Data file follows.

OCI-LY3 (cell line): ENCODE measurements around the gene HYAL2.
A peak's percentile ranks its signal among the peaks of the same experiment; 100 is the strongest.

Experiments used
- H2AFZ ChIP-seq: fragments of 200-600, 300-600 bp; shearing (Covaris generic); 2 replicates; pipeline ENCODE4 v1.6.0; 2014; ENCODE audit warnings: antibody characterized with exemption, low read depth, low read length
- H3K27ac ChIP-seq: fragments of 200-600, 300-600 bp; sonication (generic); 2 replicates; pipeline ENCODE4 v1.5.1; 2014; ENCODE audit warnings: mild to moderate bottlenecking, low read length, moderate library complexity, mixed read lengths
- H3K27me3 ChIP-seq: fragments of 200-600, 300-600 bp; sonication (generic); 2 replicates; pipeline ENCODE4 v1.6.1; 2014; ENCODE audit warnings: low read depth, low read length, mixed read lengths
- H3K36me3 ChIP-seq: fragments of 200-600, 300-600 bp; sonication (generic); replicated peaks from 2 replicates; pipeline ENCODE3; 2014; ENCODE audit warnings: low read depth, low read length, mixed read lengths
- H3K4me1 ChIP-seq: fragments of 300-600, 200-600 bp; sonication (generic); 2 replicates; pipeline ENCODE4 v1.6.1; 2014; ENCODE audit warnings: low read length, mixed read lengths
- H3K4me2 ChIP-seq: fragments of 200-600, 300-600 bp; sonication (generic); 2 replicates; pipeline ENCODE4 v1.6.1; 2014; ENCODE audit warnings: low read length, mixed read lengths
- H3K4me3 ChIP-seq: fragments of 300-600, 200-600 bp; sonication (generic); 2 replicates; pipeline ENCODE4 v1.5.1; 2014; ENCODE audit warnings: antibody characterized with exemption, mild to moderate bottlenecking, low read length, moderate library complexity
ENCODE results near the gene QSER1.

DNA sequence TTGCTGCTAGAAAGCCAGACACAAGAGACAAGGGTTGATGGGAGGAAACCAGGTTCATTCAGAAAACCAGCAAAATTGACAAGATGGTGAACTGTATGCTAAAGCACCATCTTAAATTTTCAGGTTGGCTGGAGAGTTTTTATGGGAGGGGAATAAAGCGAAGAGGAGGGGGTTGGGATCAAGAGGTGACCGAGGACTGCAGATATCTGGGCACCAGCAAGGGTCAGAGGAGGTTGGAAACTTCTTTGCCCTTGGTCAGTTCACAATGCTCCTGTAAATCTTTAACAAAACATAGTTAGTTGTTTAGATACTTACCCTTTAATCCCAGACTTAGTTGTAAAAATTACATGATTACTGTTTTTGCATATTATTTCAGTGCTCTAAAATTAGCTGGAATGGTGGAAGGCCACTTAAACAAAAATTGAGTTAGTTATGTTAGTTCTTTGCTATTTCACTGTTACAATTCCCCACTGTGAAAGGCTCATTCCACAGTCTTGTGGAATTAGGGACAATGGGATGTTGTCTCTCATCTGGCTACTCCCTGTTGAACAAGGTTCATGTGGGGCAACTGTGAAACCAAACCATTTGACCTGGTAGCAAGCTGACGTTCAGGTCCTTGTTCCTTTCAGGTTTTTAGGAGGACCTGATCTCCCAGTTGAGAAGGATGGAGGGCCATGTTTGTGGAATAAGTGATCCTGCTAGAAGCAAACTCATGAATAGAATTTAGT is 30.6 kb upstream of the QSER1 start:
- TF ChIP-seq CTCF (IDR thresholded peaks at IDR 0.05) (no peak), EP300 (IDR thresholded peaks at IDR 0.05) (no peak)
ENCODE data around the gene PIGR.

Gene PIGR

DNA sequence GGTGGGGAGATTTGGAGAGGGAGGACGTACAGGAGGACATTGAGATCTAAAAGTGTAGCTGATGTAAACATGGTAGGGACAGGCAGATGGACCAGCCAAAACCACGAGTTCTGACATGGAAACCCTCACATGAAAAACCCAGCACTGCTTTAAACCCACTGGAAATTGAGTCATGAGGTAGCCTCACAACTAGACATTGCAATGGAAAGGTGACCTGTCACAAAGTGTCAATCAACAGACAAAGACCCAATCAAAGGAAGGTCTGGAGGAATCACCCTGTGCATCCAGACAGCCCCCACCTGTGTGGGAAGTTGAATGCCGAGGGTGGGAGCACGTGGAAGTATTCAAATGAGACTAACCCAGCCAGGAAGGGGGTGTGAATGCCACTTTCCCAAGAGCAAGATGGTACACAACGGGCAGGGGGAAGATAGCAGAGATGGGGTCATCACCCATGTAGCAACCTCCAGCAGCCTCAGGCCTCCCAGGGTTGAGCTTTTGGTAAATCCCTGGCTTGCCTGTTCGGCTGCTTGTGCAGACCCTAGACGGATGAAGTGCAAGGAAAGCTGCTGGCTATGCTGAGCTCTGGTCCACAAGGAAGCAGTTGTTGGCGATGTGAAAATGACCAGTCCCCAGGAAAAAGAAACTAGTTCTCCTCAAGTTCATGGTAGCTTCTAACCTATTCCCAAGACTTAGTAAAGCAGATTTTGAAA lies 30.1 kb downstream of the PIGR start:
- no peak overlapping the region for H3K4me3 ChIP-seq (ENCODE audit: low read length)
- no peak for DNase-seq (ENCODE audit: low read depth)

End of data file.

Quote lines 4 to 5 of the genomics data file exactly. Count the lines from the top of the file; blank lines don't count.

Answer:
- H2AFZ ChIP-seq: fragments of 200-600, 300-600 bp; shearing (Covaris generic); 2 replicates; pipeline ENCODE4 v1.6.0; 2014; ENCODE audit warnings: antibody characterized with exemption, low read depth, low read length
- H3K27ac ChIP-seq: fragments of 200-600, 300-600 bp; sonication (generic); 2 replicates; pipeline ENCODE4 v1.5.1; 2014; ENCODE audit warnings: mild to moderate bottlenecking, low read length, moderate library complexity, mixed read lengths